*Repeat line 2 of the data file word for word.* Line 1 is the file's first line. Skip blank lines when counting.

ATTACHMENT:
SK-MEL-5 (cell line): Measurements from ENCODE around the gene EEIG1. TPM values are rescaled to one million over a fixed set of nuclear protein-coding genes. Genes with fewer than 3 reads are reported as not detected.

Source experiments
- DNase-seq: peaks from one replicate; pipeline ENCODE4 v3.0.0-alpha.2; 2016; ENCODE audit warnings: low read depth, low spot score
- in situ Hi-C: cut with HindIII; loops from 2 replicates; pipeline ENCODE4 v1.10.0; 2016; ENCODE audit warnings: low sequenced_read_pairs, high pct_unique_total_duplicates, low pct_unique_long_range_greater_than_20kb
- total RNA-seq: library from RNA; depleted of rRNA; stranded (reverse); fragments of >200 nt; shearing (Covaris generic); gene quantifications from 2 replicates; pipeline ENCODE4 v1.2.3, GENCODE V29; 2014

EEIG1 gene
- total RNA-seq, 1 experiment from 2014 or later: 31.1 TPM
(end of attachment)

Source experiments